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Christina Haas’ Writing Technologies text appeared the come into its own in chapters 4 and 5. Haas, having  explained the theory, mindset and ideology of writing studies in her previous chapters allows her to move into a greater deal of empirical analysis. Specifically, chapter 4 deals with effects technologies may have had on a writer’s process, while chapter 5 focused more upon the notion of materiality as represented through the notion of text sense- the literal and figurative feeling that the text conveys towards its writer as it is being written.

A large criticism leveled against Haas is the element of time. The validity of her research aside, because she analyzed the nature of writing and digital technology in 1996, her studies are outdated as there have been numerous developments to technology itself, the teaching and societal incorporation of both writing and technology, and in writers themselves as well over the course of 18 years. Because she could have no way of predicting the massive changes to her field of study, her work is missing element of relevance.

This criticism is fairly disingenuous as it has a certain implication that any source that could be considered “old” isn’t necessarily useful, which is often not the case. A perfect analogy would be a comparison of Haas’ piece to a historical text written in the 1950’s. Interpretations of events would change around the late 40’s and 50’s because they were “current”, and their implications would not have been understood by scholars who were writing at the time. However, their sources still have a certain usefulness because they can illustrate to a reader what was understood at the time, which can then be used by said reader in their timeframe to better understand what has changed. This is why Haas still holds relevance.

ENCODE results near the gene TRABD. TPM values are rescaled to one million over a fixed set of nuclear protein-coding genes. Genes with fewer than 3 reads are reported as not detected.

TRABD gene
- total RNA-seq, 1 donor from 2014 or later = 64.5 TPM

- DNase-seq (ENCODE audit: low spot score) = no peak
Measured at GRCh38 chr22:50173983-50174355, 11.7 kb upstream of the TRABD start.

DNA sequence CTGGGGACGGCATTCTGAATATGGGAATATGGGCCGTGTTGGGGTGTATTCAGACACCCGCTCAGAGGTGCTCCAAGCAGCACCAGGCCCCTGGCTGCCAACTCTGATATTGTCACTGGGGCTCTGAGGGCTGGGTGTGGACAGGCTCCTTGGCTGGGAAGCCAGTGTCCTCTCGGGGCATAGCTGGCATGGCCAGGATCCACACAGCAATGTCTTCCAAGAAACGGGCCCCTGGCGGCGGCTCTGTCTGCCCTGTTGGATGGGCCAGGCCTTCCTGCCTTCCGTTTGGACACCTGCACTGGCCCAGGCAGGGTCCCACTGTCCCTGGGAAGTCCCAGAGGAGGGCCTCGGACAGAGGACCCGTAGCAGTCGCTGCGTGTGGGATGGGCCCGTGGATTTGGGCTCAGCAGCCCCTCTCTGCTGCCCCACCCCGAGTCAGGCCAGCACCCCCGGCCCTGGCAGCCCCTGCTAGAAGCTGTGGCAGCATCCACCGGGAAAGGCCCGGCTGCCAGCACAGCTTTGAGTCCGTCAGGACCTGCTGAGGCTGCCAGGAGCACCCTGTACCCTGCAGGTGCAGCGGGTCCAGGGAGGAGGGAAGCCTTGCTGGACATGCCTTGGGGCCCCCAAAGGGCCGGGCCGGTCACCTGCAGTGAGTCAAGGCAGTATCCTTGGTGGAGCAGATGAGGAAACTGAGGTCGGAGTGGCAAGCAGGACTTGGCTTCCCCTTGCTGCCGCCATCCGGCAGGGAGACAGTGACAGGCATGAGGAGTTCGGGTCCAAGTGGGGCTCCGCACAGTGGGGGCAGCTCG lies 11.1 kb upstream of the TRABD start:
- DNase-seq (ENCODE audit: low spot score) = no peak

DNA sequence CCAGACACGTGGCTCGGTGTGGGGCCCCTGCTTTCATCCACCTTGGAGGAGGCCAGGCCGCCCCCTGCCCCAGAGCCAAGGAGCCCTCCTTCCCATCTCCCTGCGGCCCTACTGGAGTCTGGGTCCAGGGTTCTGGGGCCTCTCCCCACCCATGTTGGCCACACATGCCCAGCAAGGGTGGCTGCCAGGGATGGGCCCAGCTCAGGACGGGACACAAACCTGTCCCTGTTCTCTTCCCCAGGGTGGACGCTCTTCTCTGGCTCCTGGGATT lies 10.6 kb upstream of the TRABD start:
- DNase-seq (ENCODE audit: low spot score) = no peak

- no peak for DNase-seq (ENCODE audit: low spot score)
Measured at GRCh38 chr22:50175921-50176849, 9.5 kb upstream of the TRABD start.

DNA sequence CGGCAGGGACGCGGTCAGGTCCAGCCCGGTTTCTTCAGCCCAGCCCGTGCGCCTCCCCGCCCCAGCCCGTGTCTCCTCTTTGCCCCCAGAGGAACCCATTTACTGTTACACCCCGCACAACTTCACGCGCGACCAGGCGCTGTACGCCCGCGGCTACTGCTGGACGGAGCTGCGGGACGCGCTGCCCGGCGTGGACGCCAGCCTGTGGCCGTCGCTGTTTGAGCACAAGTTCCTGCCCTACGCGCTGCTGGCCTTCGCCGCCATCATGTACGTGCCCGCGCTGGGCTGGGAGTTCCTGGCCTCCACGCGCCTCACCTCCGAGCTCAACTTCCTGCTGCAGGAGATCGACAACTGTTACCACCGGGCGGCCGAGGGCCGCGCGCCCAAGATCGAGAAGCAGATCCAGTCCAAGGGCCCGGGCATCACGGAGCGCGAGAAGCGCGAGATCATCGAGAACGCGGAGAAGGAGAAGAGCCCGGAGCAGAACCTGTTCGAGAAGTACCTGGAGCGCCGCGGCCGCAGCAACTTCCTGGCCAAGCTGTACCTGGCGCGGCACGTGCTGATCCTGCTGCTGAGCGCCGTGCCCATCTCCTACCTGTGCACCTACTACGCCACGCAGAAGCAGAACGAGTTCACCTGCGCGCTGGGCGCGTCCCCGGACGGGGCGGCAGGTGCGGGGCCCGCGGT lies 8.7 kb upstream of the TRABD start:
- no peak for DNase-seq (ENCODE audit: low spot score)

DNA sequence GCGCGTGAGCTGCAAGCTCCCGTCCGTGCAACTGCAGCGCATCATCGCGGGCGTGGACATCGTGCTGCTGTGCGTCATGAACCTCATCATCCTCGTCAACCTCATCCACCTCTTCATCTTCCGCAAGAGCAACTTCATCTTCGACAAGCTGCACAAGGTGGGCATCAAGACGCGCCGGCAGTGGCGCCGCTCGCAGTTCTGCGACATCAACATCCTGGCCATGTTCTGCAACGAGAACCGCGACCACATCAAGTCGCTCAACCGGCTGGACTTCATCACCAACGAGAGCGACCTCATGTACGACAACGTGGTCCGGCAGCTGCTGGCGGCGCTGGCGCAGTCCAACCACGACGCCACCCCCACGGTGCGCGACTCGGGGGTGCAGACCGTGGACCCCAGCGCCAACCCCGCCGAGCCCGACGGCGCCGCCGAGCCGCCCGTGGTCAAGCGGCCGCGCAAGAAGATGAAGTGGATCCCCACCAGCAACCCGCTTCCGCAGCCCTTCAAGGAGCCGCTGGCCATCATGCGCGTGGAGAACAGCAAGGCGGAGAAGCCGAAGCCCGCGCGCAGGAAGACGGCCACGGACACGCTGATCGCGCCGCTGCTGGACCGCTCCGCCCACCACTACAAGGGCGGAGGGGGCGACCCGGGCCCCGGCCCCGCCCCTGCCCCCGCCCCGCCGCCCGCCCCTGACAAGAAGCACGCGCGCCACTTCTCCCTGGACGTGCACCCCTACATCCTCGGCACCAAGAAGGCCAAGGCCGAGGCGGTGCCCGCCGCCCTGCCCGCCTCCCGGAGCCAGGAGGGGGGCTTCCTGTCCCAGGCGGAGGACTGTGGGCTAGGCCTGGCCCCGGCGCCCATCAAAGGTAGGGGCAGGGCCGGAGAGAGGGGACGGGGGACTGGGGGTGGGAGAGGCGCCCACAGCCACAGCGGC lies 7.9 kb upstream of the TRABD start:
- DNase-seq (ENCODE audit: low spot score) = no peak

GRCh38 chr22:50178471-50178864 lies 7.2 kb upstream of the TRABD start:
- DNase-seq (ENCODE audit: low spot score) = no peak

Furthermore, her data analysis in itself still seems like it could be useful. In general, Haas managed use statistical analysis to conclude that writing on via a word-processing unit had relevant differences to writing on paper- a sentiment that is still echoed today.

As towards Haas experiments and analyses themselves, they seemed valid, even though there is a very real difficulty in quantifying something as qualitative as writing practices in such a way that statistical tests of significance can be used to provide credence to an alternative hypothesis, which in the specific case of Haas writing process experiment, was the idea that were was a significant difference between processes of digital writing and tactile writing.

As such, I feel that expanded upon ideas presented by Haas- the ideas of materiality and how it can be conveyed differently depending on the medium, in the modern day would be a good launching point for personal investigation into writing practices. One big idea is that with the ascendancy of digital technology and its incorporation into both culture and writing environments, the changes and differences Haas may have observed could have dulled; digital media is commonplace, and as such, human society may have adapted.

Specifics of how this study could be conducted would have to depend upon a number of factors, the primary of which can be represented as the following question: “How does one quantify ‘difference’? Such a research question is wide and far too expansive for one individual, and as such, I would need to hone in on a specific difference.